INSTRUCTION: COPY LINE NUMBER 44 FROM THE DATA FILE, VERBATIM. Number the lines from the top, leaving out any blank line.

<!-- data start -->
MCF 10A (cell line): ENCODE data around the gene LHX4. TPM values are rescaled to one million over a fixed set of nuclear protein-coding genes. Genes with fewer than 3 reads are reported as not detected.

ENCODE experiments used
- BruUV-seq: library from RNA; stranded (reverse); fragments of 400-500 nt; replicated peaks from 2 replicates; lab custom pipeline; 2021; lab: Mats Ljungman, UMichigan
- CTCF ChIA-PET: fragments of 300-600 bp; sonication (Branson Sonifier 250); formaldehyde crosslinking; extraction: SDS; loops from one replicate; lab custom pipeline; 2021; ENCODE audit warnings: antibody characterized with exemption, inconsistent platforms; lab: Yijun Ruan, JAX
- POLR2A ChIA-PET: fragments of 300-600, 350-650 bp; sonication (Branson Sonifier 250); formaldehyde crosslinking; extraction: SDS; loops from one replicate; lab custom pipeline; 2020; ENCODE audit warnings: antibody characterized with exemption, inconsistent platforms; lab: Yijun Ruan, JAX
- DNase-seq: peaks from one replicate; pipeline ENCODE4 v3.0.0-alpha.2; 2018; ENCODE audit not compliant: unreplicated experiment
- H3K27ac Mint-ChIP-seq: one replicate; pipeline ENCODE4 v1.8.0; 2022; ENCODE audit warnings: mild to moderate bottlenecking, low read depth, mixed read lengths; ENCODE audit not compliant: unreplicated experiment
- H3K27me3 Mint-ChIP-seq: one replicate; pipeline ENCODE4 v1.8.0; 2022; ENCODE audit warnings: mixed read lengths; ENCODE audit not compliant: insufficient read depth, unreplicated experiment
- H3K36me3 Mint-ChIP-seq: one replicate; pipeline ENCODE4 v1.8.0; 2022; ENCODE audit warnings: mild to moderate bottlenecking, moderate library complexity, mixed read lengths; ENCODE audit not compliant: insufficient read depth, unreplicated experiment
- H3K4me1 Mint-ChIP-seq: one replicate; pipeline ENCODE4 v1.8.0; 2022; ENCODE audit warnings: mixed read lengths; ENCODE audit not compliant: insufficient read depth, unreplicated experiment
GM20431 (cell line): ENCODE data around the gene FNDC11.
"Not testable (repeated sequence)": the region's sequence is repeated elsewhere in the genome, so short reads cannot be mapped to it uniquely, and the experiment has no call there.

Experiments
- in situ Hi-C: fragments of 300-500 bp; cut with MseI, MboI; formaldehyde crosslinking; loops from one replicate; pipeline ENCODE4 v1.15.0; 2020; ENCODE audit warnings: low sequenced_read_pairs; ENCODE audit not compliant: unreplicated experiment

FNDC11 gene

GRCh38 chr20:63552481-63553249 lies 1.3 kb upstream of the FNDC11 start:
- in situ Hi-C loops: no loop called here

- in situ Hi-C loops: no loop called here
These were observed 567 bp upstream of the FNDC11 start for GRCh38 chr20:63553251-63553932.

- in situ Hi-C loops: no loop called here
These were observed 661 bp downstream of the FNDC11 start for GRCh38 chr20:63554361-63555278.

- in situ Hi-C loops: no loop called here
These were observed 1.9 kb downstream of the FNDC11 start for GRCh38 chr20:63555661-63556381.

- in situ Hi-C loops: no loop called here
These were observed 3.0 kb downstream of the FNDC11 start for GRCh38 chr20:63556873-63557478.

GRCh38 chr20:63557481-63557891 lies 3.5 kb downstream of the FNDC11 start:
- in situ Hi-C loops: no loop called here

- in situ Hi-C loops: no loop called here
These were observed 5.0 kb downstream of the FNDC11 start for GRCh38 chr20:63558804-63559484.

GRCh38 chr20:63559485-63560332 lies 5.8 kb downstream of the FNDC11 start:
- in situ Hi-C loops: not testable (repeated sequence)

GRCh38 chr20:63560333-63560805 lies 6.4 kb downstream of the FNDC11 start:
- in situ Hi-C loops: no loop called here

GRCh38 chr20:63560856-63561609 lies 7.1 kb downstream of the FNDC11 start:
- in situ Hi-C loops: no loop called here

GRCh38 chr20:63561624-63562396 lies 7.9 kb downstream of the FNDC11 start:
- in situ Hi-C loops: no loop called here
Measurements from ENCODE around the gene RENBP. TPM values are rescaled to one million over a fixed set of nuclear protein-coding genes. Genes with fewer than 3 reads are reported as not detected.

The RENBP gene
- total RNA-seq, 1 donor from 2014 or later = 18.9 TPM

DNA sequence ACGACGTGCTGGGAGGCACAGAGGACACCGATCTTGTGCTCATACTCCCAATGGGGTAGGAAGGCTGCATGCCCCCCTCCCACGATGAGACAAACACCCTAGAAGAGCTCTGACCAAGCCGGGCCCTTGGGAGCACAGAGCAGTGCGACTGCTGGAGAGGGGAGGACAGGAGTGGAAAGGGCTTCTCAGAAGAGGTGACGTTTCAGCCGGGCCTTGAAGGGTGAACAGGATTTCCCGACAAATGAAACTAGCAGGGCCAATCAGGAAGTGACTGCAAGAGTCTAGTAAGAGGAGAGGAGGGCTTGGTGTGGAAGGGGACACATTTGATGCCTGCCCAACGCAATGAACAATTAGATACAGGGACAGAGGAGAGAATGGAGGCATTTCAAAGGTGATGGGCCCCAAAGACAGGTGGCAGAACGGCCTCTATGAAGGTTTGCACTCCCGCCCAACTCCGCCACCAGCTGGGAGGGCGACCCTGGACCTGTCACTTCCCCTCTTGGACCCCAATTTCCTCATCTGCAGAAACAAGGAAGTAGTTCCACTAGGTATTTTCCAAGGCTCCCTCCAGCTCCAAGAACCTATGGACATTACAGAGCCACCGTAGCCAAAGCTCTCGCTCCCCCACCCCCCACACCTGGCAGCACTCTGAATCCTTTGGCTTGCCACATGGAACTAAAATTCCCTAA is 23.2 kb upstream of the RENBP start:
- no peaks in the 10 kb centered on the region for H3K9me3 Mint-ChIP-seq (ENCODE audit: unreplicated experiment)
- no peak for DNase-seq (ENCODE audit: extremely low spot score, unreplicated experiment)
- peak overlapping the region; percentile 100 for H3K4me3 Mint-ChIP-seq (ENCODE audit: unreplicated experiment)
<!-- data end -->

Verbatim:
- peak overlapping the region; percentile 100 for H3K4me3 Mint-ChIP-seq (ENCODE audit: unreplicated experiment)